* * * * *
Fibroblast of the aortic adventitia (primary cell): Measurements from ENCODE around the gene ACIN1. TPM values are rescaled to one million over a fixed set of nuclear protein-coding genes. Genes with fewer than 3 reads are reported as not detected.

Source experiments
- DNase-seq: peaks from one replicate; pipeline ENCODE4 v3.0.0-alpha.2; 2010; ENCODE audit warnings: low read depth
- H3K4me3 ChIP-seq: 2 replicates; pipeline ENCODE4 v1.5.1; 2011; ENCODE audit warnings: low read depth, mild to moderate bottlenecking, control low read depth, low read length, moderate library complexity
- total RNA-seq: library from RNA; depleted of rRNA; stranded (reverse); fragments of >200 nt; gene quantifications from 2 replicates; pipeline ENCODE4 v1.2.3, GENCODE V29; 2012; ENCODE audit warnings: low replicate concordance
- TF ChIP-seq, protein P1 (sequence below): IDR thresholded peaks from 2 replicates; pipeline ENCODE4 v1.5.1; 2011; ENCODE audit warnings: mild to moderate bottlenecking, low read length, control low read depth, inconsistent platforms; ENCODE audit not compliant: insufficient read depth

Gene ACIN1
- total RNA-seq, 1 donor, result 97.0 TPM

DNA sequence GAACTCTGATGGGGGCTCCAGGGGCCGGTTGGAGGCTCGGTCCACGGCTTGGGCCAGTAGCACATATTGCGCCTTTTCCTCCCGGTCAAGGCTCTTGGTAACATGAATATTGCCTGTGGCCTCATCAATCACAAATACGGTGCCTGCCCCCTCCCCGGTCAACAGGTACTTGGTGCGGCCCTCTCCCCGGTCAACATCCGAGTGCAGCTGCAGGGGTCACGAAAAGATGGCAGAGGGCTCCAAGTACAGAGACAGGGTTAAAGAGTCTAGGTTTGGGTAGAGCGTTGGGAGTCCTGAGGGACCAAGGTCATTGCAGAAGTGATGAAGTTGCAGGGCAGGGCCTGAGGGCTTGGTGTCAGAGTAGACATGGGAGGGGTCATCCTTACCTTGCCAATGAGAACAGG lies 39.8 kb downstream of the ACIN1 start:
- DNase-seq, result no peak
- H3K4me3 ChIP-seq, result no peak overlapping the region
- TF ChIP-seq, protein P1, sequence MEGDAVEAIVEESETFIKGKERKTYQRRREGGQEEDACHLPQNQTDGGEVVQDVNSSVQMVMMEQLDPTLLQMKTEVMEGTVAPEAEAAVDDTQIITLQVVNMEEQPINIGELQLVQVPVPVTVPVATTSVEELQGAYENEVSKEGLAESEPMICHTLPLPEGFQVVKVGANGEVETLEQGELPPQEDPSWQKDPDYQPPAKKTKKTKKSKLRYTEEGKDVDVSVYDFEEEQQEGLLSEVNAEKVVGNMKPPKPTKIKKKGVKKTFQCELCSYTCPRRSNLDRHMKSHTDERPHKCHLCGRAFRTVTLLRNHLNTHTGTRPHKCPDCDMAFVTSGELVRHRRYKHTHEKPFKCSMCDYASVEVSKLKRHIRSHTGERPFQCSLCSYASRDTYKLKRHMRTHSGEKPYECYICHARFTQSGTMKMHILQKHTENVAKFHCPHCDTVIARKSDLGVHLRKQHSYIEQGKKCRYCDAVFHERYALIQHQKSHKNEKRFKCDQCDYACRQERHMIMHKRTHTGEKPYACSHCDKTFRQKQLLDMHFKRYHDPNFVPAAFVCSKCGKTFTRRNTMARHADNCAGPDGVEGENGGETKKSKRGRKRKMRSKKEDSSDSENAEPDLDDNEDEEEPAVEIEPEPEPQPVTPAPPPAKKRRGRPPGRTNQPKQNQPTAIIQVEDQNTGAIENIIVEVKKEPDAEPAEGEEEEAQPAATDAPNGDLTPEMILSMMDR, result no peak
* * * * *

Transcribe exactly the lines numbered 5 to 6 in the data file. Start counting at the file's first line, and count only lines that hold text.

- total RNA-seq: library from RNA; depleted of rRNA; stranded (reverse); fragments of >200 nt; gene quantifications from 2 replicates; pipeline ENCODE4 v1.2.3, GENCODE V29; 2012; ENCODE audit warnings: low replicate concordance
- TF ChIP-seq, protein P1 (sequence below): IDR thresholded peaks from 2 replicates; pipeline ENCODE4 v1.5.1; 2011; ENCODE audit warnings: mild to moderate bottlenecking, low read length, control low read depth, inconsistent platforms; ENCODE audit not compliant: insufficient read depth